The oral history collections also offer the chance to join icons like Supreme Court Justice Thurgood Marshall or Congressman John Lewis as they reflect on their lives, careers, and thoughts on the Kennedy administration. And if you’re looking for something light-hearted, we’ve got that too: head this way to learn what White House Florists Elmer Young and Nelson James thought JFK’s favorite flower might be, or reminisce about the antics of the Kennedy family dogs with the unofficial White House “dog wrangler,” Traphes Bryant. There’s a lot to explore within these collections!
If you’re looking for some recommendations for your next read, check out our Goodreads page. You can browse archivist-curated bookshelves to discover books about John F. Kennedy, the Kennedy family, or topics that are covered in our archival collections. There is even a shelf for the books President Kennedy listed as his favorites! Whether you’re a history buff or a professor working on your next project, we think there’s something here for everyone (and as Reference Archivists, we use these titles ourselves when we answer your questions)!
JFK quotations still generate a lot of interest, and if you’re looking to browse his speeches – starting with one of the earliest in 1942 – you can check out transcriptions created from archival documents in our holdings on our website. But for specific quotes, some of the most common requests in our inbox contain the question: “Did JFK actually say this?” When people come across quotes online or hear them in television shows and movies, they often ask us to verify the quote or provide some context. We are always happy to try to track these down for you — we’ve even written a blog post that investigates one of the most viral quotes — but we also want to let you in on some of the tools we use to research those questions.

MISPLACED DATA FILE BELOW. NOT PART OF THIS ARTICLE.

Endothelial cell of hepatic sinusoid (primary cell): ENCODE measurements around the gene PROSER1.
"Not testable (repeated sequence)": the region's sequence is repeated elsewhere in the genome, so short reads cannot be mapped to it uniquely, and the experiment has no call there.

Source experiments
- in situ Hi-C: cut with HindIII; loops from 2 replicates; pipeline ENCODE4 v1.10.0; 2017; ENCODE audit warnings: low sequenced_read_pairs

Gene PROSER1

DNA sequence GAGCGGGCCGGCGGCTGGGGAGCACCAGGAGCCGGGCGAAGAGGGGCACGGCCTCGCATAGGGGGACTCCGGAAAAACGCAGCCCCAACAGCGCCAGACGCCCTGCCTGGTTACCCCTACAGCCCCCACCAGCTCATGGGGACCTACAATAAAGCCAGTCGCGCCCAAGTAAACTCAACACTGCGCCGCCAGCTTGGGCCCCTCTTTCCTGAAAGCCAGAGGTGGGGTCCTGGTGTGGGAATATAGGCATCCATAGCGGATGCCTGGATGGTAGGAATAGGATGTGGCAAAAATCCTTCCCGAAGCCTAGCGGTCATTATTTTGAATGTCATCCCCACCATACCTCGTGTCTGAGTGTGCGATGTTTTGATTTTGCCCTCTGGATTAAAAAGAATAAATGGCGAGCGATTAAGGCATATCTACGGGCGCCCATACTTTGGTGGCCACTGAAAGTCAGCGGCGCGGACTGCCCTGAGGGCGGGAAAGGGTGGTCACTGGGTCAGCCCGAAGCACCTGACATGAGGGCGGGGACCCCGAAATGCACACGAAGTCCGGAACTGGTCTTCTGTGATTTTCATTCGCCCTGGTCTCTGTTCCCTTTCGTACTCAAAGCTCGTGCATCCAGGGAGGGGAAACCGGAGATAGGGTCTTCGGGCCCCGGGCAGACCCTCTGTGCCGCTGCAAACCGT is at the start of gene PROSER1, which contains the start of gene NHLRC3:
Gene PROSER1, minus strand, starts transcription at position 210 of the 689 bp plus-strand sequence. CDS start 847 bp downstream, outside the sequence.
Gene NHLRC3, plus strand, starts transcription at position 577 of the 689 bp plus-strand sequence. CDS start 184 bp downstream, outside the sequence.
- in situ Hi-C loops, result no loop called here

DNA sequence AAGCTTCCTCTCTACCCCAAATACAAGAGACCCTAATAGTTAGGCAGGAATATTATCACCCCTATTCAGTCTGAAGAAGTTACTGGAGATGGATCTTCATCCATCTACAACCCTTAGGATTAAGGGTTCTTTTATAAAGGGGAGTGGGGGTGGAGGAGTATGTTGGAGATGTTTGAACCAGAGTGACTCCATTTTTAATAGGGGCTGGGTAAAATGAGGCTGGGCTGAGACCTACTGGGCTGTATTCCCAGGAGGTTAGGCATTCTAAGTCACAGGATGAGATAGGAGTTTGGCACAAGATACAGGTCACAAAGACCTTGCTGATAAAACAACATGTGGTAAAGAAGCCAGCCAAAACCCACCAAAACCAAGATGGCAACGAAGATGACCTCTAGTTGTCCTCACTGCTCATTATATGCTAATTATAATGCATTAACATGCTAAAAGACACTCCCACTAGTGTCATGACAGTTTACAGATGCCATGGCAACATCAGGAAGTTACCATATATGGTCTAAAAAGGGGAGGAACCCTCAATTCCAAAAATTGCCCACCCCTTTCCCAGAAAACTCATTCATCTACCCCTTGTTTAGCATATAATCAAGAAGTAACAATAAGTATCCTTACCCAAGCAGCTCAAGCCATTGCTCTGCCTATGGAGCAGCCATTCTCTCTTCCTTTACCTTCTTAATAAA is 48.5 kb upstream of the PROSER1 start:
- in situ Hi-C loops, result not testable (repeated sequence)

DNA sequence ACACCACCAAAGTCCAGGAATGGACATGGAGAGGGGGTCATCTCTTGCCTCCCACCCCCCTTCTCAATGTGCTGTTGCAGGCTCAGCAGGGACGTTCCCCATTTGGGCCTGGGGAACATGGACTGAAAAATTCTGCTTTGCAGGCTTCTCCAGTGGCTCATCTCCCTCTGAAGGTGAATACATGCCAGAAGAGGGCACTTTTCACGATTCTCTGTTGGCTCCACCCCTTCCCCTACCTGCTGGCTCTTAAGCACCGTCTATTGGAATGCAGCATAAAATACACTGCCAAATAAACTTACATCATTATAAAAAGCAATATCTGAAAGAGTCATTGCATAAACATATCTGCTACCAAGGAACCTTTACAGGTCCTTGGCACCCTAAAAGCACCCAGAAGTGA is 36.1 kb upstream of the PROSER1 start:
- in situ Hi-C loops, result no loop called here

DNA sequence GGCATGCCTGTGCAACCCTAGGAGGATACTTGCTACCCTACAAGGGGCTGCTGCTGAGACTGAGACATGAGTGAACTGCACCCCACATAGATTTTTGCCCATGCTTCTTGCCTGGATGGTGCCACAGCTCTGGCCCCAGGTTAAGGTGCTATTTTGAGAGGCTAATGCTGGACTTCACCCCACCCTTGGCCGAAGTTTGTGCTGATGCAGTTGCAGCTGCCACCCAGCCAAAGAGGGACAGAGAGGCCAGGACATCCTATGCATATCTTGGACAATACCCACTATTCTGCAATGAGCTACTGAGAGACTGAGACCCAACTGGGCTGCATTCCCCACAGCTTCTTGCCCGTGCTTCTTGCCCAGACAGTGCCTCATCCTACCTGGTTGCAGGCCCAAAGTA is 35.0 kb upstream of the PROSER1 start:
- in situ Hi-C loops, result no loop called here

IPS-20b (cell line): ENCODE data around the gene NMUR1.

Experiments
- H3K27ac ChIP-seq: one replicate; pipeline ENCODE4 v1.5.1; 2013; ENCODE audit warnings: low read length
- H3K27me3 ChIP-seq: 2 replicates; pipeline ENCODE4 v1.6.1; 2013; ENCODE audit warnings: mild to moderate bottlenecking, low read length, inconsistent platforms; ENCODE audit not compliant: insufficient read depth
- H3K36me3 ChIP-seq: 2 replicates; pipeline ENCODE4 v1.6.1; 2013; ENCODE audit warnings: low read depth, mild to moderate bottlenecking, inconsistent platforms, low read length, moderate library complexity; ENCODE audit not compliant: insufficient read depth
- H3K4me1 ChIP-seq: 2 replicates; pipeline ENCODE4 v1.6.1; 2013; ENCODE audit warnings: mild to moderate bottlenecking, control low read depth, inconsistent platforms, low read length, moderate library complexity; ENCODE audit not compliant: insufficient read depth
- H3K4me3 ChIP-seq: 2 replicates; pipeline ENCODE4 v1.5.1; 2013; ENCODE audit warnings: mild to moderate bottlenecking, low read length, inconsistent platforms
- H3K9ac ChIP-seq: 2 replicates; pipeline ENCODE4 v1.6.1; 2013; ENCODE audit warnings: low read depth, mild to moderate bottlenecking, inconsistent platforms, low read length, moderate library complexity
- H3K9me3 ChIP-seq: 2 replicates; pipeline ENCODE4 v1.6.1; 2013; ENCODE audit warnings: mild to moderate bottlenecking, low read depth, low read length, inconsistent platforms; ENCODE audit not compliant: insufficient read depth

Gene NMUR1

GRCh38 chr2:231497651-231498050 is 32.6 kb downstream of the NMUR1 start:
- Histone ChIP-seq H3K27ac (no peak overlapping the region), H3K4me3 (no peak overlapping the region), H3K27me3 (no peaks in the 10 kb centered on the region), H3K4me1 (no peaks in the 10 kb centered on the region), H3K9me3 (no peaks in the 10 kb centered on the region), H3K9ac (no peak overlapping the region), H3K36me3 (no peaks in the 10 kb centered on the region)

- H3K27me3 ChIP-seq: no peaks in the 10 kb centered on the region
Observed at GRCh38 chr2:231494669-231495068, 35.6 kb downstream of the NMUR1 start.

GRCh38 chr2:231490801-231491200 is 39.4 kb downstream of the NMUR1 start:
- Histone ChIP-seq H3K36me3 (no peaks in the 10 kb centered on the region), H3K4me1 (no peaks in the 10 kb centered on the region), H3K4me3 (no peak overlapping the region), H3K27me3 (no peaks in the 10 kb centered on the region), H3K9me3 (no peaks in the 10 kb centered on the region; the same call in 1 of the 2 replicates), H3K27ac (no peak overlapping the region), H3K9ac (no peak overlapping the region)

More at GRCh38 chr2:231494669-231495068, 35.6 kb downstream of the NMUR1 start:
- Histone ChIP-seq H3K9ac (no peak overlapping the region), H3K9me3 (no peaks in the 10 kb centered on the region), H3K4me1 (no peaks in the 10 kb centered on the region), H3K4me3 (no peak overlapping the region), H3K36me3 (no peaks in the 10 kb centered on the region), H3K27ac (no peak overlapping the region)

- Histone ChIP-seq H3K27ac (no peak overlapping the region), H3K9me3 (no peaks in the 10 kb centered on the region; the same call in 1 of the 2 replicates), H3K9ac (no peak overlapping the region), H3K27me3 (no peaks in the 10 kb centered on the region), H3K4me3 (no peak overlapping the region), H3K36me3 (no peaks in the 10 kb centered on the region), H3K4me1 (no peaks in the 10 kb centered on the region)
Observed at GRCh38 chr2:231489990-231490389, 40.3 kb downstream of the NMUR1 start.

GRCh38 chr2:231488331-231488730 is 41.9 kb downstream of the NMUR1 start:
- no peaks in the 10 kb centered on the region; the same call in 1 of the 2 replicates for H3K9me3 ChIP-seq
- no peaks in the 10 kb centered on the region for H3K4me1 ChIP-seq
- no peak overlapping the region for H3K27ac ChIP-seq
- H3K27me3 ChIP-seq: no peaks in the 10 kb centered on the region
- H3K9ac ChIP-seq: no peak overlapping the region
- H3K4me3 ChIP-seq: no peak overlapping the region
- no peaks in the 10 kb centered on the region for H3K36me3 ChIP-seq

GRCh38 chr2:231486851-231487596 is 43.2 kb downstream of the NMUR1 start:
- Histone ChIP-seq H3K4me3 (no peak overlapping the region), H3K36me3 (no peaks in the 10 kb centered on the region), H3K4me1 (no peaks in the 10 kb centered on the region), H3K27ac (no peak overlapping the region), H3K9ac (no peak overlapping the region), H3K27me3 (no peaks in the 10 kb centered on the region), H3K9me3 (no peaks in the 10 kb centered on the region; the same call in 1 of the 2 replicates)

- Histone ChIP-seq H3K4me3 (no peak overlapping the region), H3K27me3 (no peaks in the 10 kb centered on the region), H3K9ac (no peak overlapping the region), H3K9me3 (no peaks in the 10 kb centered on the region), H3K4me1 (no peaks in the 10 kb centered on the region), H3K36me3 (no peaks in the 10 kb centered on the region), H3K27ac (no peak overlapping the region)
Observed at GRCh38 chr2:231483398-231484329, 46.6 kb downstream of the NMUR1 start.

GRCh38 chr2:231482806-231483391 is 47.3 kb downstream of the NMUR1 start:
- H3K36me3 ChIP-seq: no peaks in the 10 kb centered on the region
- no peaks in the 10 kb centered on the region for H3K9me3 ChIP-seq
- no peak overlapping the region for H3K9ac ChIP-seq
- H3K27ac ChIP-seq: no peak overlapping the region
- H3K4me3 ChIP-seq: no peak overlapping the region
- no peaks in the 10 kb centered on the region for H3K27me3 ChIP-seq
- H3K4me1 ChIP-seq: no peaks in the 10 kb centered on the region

For a quote we don’t immediately recognize, the first stop is usually the American Presidency Project (APP). The APP is a database maintained by the University of California at Santa Barbara that makes it easy to search across all of the public statements any President made during their Presidency — including press releases, executive orders, news conferences, and written statements, among others. If you don’t have luck there, historical newspaper databases are a great online resource, and they’re often accessible with help from your local public librarian.
Once you have some identifying information for the quote you’re after (date, location, etc.), you can hop over to the Speeches series in the President’s Office Files collection from the archives. In addition to the text of the speech, these files often hold background information, drafts, and sometimes even the President’s annotated copy of the speech. If you’ve been staring at screens all day and want to give yours eyes a rest, another option is to listen to Kennedy’s speeches and public remarks in our White House Audio Collection. You can even download any of these speeches for free!
We hope some of this information will help you to further your research or just help you learn something new. Don’t hesitate to contact us if you have any questions or need some help along the way — that’s why we’re here…and we’re still here!